Accurate characterization of optoelectronic equipment is important to applications such as optical telecommunications, medical devices, materials processing, photolithography, as well as laser safety. This project focuses on metrology of selected critical laser parameters, especially the calibration of optical-fiber power meters and power meters of commonly used lasers. Project staff participate in national and international standards committees for laser safety and optoelectronic devices. They extend and improve source and detector characterizations, including development of low-noise, spectrally flat, highly uniform pyroelectric detectors; high-accuracy transfer standards for optical-fiber and laser power measurements; and advanced laser systems for laser power and energy measurements.
Meeting the needs of the laser and optoelectronics industries and anticipating emerging technologies requires investigation and development of improved measurement methods and instrumentation for high-accuracy laser metrology over a wide range of powers, energies, and wavelengths. NIST has historically used electrically calibrated laser calorimeters to provide traceability to the SI units for laser power and energy. We also have developed measurement capabilities based on a Laser Optimized Cryogenic Radiometer, which provides an order of magnitude in accuracy improvement for laser power measurements, compared to electrically calibrated radiometers.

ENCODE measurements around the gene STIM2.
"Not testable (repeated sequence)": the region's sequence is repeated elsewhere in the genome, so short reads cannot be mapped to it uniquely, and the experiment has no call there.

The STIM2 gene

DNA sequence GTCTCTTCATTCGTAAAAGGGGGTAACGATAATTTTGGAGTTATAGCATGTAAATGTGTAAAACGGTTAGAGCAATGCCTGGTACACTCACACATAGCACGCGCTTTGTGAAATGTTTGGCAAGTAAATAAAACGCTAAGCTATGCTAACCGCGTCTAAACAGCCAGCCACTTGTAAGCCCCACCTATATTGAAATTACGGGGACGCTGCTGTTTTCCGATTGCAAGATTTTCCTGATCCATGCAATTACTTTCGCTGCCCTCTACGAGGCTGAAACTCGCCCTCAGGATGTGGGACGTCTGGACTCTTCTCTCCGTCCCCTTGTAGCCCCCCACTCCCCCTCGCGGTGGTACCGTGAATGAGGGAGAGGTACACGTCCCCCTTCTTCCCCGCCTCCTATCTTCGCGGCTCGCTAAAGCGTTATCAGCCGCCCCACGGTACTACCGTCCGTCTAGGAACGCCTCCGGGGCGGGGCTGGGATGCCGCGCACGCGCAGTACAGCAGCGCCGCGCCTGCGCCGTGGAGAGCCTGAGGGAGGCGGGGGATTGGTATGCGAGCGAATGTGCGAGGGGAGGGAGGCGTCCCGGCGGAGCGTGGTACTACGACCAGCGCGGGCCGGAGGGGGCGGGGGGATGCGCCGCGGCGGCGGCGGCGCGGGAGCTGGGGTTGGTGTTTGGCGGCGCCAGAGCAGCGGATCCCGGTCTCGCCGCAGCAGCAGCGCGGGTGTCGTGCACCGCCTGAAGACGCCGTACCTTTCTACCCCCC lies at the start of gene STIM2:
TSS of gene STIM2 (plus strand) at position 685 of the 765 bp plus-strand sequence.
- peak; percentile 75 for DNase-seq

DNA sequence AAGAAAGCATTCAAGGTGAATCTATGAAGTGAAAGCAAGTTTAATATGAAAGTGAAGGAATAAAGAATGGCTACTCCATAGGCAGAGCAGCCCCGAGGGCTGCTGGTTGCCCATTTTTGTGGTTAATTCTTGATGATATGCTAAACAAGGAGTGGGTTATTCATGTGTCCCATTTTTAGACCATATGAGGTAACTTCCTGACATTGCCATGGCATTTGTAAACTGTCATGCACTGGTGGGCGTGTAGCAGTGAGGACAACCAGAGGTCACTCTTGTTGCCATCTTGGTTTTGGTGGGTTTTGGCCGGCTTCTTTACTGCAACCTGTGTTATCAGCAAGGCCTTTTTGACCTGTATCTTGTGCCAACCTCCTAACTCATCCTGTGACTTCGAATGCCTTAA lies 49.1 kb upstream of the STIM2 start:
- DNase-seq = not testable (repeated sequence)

Photograph (right) and scanning electron microscope images (left) of a thin-film pyroelectric detector coated with multi-walled carbon nanotubes.
Start Date:January 1, 1993
Lead Organizational Unit:pml
Richard Ahrenkiel, Colorado School of Mines
Mail Stop 815.01